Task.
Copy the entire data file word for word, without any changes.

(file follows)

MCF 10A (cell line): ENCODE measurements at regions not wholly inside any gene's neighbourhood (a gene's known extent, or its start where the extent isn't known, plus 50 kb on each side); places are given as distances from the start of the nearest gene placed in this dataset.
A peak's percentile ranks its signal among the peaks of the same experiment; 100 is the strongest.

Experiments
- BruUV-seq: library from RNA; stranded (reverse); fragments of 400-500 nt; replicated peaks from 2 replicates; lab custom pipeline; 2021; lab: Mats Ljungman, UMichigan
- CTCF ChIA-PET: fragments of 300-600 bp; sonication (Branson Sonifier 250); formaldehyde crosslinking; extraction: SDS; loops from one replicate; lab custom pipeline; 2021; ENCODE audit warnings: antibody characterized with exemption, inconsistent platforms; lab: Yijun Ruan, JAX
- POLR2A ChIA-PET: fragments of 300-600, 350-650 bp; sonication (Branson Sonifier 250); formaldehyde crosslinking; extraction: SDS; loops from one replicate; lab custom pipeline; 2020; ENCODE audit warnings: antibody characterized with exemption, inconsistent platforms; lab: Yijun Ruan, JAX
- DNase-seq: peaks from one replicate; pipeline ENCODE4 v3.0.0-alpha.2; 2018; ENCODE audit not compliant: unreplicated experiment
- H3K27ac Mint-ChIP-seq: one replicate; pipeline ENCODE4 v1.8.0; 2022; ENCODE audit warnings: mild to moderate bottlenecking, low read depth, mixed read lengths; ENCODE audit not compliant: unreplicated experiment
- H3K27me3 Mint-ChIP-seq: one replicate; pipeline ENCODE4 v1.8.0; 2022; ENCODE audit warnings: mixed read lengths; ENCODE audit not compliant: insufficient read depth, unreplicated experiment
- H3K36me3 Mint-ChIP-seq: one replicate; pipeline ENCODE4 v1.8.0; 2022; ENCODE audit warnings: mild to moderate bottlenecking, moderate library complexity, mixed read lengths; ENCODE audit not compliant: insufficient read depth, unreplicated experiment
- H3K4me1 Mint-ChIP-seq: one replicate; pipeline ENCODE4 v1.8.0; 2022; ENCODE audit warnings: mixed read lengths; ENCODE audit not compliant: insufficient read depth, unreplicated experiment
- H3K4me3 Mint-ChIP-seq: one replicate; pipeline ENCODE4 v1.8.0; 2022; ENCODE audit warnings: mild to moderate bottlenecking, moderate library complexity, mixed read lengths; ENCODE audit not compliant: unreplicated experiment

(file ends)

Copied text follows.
MCF 10A (cell line): ENCODE measurements at regions not wholly inside any gene's neighbourhood (a gene's known extent, or its start where the extent isn't known, plus 50 kb on each side); places are given as distances from the start of the nearest gene placed in this dataset.
A peak's percentile ranks its signal among the peaks of the same experiment; 100 is the strongest.

Experiments
- BruUV-seq: library from RNA; stranded (reverse); fragments of 400-500 nt; replicated peaks from 2 replicates; lab custom pipeline; 2021; lab: Mats Ljungman, UMichigan
- CTCF ChIA-PET: fragments of 300-600 bp; sonication (Branson Sonifier 250); formaldehyde crosslinking; extraction: SDS; loops from one replicate; lab custom pipeline; 2021; ENCODE audit warnings: antibody characterized with exemption, inconsistent platforms; lab: Yijun Ruan, JAX
- POLR2A ChIA-PET: fragments of 300-600, 350-650 bp; sonication (Branson Sonifier 250); formaldehyde crosslinking; extraction: SDS; loops from one replicate; lab custom pipeline; 2020; ENCODE audit warnings: antibody characterized with exemption, inconsistent platforms; lab: Yijun Ruan, JAX
- DNase-seq: peaks from one replicate; pipeline ENCODE4 v3.0.0-alpha.2; 2018; ENCODE audit not compliant: unreplicated experiment
- H3K27ac Mint-ChIP-seq: one replicate; pipeline ENCODE4 v1.8.0; 2022; ENCODE audit warnings: mild to moderate bottlenecking, low read depth, mixed read lengths; ENCODE audit not compliant: unreplicated experiment
- H3K27me3 Mint-ChIP-seq: one replicate; pipeline ENCODE4 v1.8.0; 2022; ENCODE audit warnings: mixed read lengths; ENCODE audit not compliant: insufficient read depth, unreplicated experiment
- H3K36me3 Mint-ChIP-seq: one replicate; pipeline ENCODE4 v1.8.0; 2022; ENCODE audit warnings: mild to moderate bottlenecking, moderate library complexity, mixed read lengths; ENCODE audit not compliant: insufficient read depth, unreplicated experiment
- H3K4me1 Mint-ChIP-seq: one replicate; pipeline ENCODE4 v1.8.0; 2022; ENCODE audit warnings: mixed read lengths; ENCODE audit not compliant: insufficient read depth, unreplicated experiment
- H3K4me3 Mint-ChIP-seq: one replicate; pipeline ENCODE4 v1.8.0; 2022; ENCODE audit warnings: mild to moderate bottlenecking, moderate library complexity, mixed read lengths; ENCODE audit not compliant: unreplicated experiment